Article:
Once again, markets are quietly pricing in less than smooth resolutions to the outstanding fiscal and debt ceiling questions facing Washington in the all-too-imminent future.
Treasury Secretary Janet Yellen said last week that the US can only continue to pay its bills until December 15, and that has renewed anxiety in the shortest-end of the Treasury Bill market as the 'kink' is back...
Bloomberg reports that lawmakers face a Friday deadline to pass a stopgap funding bill to keep the federal government open. House Democrats are considering proposing a fresh stopgap spending measure that would keep the federal government funded through mid-to-late January, according to a person familiar with the matter.
"Our base case continues to be that the Treasury would exhaust its fiscal resources in the first half of January in the absence of Congressional action," wrote Wrightson ICAP’s chief economist Lou Crandall.
"If Congress does not increase the debt ceiling by the end of December, it is highly probable that the Treasury would have enough leeway to settle the year-end coupon auctions anyway. However, that might require it to use some of its surplus cash to pay down more bills before December 31 than our auction calendar currently assumes."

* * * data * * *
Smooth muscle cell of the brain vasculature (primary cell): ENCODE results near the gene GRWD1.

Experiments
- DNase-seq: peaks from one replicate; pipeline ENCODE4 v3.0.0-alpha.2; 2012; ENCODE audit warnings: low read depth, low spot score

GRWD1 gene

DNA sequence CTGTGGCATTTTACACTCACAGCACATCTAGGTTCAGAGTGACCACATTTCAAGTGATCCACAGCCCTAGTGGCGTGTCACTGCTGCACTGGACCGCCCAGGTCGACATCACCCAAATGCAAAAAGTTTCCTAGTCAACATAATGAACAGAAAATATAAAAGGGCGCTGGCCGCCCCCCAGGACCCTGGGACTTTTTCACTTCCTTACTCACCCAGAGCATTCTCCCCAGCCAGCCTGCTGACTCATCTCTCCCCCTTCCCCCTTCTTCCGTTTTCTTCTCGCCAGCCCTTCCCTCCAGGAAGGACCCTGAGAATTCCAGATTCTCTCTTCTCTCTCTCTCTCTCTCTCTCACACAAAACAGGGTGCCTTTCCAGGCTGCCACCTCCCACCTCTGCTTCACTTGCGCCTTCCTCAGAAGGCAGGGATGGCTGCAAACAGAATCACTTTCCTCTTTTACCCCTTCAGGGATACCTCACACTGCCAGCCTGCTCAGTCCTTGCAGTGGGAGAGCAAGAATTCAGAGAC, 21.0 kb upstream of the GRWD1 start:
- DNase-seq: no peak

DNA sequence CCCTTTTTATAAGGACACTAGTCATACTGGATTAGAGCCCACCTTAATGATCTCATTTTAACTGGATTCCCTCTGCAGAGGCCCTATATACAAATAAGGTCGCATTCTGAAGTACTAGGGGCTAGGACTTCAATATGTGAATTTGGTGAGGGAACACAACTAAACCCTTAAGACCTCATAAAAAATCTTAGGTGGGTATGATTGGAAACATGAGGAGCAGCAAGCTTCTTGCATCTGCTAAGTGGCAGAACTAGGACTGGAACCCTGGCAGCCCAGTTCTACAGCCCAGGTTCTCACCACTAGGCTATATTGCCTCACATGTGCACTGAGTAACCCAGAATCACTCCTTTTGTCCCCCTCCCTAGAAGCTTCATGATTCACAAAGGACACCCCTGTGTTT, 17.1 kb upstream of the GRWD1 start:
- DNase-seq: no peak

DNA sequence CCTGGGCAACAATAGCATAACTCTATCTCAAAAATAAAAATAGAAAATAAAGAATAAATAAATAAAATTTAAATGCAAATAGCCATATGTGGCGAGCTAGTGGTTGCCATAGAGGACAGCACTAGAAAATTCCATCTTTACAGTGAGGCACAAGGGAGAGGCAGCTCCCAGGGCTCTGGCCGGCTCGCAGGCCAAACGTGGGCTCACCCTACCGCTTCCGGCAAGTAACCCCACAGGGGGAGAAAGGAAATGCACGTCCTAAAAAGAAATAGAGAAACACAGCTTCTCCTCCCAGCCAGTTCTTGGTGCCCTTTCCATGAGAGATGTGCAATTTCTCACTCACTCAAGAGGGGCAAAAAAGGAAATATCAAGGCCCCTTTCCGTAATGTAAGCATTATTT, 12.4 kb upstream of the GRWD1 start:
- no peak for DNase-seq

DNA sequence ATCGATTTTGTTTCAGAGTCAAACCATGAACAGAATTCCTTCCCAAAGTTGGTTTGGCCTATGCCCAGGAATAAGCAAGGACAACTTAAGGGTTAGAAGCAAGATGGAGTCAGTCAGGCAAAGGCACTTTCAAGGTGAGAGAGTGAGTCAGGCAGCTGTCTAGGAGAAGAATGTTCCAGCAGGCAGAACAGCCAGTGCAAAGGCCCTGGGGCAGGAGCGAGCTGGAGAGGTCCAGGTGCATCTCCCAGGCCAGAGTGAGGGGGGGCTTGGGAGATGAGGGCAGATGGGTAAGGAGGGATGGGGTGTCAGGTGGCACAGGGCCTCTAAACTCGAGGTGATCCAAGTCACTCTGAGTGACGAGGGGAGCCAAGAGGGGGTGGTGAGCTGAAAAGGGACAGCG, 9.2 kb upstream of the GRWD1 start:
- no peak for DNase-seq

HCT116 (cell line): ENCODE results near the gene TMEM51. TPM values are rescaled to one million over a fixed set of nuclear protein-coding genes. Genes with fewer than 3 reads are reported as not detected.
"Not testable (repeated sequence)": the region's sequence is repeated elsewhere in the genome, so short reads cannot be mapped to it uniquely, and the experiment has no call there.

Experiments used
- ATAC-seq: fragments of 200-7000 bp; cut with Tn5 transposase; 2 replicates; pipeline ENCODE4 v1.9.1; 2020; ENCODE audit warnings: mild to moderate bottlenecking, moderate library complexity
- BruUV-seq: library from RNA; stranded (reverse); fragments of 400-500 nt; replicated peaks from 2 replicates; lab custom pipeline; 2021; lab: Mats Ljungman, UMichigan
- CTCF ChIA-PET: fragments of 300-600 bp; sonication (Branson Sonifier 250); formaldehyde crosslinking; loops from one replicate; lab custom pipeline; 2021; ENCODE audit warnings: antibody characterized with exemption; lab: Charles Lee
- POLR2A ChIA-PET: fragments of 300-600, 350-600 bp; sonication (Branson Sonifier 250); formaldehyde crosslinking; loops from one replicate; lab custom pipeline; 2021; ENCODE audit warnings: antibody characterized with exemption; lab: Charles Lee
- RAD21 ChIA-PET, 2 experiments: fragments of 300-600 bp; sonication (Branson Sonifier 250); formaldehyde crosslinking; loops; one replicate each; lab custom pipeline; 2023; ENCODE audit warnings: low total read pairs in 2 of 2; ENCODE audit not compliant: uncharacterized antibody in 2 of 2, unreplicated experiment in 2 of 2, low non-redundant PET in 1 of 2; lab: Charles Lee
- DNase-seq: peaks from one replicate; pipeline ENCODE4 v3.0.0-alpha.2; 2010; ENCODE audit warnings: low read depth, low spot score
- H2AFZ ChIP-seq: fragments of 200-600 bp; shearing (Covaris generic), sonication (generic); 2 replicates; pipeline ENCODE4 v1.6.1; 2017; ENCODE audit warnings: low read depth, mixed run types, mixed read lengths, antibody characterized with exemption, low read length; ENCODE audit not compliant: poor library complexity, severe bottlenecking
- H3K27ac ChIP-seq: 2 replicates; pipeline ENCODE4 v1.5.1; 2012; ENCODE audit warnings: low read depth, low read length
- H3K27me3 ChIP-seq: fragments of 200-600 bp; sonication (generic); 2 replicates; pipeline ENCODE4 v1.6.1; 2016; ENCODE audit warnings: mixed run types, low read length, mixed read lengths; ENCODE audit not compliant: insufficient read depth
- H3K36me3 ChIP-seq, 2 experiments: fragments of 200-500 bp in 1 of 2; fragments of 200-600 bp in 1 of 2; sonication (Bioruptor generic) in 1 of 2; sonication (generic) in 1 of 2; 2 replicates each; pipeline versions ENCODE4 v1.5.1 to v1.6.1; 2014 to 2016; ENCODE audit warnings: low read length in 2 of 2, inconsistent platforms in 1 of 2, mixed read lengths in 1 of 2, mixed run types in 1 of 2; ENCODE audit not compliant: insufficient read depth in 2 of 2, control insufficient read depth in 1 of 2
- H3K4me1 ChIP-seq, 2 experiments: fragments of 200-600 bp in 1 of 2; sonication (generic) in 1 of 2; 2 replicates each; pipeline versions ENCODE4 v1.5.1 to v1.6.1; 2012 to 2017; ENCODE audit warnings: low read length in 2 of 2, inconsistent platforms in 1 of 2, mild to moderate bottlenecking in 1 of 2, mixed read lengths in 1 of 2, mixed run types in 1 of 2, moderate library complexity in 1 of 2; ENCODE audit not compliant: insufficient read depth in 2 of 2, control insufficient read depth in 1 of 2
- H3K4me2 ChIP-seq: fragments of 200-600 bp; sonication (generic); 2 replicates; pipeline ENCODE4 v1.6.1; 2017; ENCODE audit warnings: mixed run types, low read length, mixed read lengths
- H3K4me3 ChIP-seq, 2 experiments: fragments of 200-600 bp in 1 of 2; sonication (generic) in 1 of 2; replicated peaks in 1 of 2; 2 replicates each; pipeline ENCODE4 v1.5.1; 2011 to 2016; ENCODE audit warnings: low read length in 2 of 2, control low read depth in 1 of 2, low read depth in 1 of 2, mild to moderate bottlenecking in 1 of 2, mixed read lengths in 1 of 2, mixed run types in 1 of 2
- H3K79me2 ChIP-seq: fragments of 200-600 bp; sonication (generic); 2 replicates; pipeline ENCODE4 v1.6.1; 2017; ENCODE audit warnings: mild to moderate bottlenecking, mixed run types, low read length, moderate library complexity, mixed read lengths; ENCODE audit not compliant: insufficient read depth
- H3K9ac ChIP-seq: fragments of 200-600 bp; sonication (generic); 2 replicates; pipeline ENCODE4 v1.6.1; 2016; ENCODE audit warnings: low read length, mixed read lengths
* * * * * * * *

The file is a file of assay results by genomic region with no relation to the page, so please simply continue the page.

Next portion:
House Appropriations Chair Rosa DeLauro (D-Conn.) told reporters recently that she would like a short-term continuing resolution that would set up another deadline later in December, which would keep the pressure on lawmakers to negotiate a full-year funding package.
For now, USA Sovereign risk is starting to rise once again, well above the pre-anxiety levels of the summer...
The usual suspects are spewing the usual semantics...
"We cannot let the full faith and credit of the United States lapse and we are focused on getting this done in a bipartisan way," Senate Majority Leader Chuck Schumer said in a press conference.
At around the same time, McConnell said Congress would "figure out how to avoid default," adding "we always do."
McConnell has said he won't offer Democrats the same deal he gave in October. Sen. Ted Cruz told Insider he doesn't have any plans to join Democrats in raising the limit, and Sen. Lindsey Graham said Republicans are "still talking about it."
That leaves Democrats with just one realistic option. The party could lift the ceiling through the reconciliation process, which lets Senate Democrats approve legislation with a simple 50-vote majority.